See also abortion; menstruation; reproductive system.

History of the Birth Control Movement

Although contraceptive techniques had been known in ancient Egypt, Greece, and Rome, the modern movement for birth control began in Great Britain, where the writings of Thomas Robert Malthus stirred interest in the problem of overpopulation. By the 1870s a wide variety of birth control devices were available in English and American pharmacies, including rubber condoms and diaphragms, chemical suppositories, vaginal sponges, and medicated tampons. Easy public access to contraceptive devices in the United States aroused the ire of Anthony Comstock and others, who lobbied Congress until it passed (1873) a bill prohibiting the distribution of these devices across state lines or through the mail. Moreover, in England in 1877, Annie Besant and Charles Bradlaugh were tried for selling The Fruits of Philosophy, a pamphlet on contraceptive methods, written in 1832 by an American, Charles Knowlton. After their famous trial, the Malthusian League was founded. Meanwhile, a variety of contraceptive devices remained available to a large public, usually advertised in veiled but unmistakable language.

In 1878 the first birth control clinic was founded in Amsterdam by Aletta Jacobs. The first U.S. birth control clinic, opened (1916) by Margaret Sanger in Brooklyn, N.Y., was closed by the police; she received a 30-day jail sentence. She later permanently established a clinic in New York City in 1923. In Great Britain the Malthusian League, aided by Marie Stopes, established a birth control clinic in London in 1921.

Sanger also helped organize (1917) the National Birth Control League in the United States; in 1921 it became the American Birth Control League, and in 1942 the Planned Parenthood Federation of America. Meanwhile, in 1918 an American judge ruled that contraceptive devices were legal as instruments for the prevention of disease, and the federal law prohibiting dissemination of contraceptive information through the mails was modified in 1936. Throughout the 1940s and 50s, birth control advocates were engaged in numerous legal suits. In 1965 the U.S. Supreme Court struck down the one remaining state law (in Connecticut) prohibiting the use of contraceptives.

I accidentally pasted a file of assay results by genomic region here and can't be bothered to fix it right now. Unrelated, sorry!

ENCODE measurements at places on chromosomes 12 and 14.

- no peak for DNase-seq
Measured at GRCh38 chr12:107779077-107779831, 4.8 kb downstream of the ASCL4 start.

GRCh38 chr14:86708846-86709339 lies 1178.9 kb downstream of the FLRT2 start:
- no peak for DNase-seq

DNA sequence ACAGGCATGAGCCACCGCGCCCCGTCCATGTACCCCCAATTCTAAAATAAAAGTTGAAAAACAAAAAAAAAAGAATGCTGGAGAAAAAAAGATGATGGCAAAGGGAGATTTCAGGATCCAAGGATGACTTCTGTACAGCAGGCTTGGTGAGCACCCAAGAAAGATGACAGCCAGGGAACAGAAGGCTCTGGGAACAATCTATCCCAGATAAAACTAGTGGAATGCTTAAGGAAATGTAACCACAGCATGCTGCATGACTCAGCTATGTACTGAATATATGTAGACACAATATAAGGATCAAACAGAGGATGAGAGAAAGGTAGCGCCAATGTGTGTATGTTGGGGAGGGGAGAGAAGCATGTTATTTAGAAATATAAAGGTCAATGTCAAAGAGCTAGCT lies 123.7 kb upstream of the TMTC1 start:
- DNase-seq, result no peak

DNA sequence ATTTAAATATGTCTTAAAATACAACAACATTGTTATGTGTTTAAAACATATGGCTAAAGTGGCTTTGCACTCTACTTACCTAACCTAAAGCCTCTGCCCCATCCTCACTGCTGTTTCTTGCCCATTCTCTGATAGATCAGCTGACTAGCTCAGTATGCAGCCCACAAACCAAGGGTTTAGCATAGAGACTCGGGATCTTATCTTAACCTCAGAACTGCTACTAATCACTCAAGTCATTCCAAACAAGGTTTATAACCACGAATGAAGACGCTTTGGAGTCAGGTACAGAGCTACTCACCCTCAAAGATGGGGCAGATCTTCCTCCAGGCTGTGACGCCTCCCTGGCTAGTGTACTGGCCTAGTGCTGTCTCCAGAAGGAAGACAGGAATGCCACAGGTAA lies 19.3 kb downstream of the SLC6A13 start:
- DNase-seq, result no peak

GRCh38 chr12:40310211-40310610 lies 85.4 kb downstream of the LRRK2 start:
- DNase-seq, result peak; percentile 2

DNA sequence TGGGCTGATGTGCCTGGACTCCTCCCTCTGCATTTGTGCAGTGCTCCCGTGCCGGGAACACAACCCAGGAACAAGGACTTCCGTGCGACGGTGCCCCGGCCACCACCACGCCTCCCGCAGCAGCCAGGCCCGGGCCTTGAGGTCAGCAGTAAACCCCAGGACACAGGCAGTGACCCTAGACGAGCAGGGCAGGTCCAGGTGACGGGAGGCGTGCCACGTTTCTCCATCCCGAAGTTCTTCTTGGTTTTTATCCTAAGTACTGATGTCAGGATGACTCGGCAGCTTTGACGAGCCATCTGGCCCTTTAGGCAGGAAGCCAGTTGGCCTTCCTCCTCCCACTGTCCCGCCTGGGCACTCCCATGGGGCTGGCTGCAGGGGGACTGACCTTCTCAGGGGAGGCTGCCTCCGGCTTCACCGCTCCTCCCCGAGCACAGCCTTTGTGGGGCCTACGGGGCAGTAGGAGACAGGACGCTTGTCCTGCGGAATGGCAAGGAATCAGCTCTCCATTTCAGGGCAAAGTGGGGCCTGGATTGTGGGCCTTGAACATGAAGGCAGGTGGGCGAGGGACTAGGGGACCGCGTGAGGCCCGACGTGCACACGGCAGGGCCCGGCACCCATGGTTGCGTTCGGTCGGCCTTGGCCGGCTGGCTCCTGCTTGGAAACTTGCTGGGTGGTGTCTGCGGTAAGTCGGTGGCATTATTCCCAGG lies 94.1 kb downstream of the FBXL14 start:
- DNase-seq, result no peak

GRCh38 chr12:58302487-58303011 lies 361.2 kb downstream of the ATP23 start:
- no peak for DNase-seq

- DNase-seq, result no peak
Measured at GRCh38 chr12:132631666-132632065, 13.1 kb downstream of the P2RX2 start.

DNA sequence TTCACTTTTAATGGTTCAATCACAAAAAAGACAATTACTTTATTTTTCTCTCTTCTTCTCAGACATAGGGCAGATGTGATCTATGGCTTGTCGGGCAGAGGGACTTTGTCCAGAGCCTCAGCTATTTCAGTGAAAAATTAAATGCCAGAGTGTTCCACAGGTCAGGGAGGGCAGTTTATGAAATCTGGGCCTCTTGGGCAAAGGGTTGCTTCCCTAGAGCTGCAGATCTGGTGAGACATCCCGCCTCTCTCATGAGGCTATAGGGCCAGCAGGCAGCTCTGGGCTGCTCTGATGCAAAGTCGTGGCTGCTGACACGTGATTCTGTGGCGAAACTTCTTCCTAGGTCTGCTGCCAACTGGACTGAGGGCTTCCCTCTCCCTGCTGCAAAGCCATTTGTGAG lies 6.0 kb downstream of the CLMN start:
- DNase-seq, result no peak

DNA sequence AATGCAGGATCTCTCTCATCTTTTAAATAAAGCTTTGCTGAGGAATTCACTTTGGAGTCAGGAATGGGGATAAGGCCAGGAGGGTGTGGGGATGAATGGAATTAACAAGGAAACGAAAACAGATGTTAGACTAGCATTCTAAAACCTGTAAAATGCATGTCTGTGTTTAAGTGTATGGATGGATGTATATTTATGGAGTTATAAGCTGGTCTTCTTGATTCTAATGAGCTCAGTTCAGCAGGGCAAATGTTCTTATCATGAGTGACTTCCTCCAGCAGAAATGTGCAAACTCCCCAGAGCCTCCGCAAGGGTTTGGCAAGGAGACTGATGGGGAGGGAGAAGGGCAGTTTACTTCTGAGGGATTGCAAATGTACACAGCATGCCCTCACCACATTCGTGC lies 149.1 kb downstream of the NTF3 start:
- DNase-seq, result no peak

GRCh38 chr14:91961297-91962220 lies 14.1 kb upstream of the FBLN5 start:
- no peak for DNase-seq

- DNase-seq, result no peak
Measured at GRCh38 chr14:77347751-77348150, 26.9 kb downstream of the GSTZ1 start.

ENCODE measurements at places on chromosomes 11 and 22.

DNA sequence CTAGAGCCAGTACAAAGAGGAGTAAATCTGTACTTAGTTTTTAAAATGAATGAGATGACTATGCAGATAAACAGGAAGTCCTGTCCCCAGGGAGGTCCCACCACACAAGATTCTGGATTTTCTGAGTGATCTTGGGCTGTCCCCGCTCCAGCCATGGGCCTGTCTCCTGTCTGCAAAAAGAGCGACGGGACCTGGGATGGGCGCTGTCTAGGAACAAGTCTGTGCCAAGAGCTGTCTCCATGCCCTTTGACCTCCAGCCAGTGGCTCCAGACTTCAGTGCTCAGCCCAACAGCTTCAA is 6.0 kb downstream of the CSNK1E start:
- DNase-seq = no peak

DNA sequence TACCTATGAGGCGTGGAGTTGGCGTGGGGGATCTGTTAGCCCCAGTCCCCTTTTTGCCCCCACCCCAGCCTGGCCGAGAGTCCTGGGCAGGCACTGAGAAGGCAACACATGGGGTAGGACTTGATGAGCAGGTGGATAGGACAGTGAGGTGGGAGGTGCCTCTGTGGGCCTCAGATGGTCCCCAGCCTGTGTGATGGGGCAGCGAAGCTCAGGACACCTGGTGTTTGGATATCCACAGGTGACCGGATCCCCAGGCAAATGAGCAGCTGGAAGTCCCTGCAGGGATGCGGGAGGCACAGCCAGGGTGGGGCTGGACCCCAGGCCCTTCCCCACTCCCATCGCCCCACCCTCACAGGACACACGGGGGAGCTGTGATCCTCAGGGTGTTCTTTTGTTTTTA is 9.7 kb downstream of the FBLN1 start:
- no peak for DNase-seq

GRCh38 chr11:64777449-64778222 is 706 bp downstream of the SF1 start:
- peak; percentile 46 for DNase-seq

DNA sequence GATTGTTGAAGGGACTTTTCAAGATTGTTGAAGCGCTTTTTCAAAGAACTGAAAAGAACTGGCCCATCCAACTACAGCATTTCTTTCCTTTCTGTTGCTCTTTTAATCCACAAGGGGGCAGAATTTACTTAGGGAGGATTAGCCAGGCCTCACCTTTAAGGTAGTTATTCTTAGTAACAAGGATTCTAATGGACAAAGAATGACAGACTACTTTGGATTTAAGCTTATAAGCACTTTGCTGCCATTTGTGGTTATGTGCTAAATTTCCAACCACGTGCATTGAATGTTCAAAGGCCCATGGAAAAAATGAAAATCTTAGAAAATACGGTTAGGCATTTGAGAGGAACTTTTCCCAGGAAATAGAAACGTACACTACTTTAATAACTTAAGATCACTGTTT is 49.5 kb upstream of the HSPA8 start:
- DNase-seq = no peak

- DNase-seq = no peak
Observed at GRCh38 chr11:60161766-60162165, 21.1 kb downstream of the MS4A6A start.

The federal government began to take a more active part in the birth control movement in 1967, when 6% of the funds allotted to the Child Health Act was set aside for family planning; in 1970, the Family Planning Services and Population Act established separate funds for birth control. Birth control and sex education in schools continue to be emotional issues in the United States, where adolescent sexual activity and pregnancy rates are high and bring with them increased risks of sexually transmitted diseases and complications of pregnancy, as well as societal and personal costs.

Birth control on the international level is led by the International Planned Parenthood Federation, founded in 1952, with members in 134 countries by 1995. Sweden was one of the first countries to provide government assistance for birth control, which it did as early as the 1930s. Two of the more successful birth control programs have been in Japan, where the birthrate has been dramatically reduced, and—more controversially—in China, where the government has a "one family, one child" policy and local authorities have typically intimated women pregnant into aborting a second pregnancy. Several of the so-called underpopulated nations, however, have a stated policy of encouraging an increased birthrate, e.g., Argentina, and concern over declining populations has increased in recent years in certain Western European countries and Russia. Among religious bodies, the Roman Catholic Church has provided the main opposition to the birth control movement; popes Paul VI and John Paul II reaffirmed this stance in encyclicals.

Bibliography

See G. J. Hardin, Birth Control (1970); L. Lader Breeding Ourselves to Death (1971) and The Margaret Sanger Story (1955, repr. 1975); C. Djerassi, The Politics of Contraception (1981); E. Jones, Pregnancy, Contraception, and Family Planning Services in Industrialized Countries (1989); L. V. Marks, Sexual Chemistry: A History of the Contraceptive Pill (2001); A. Tone, Devices and Desires: A History of Contraceptives in America (2001).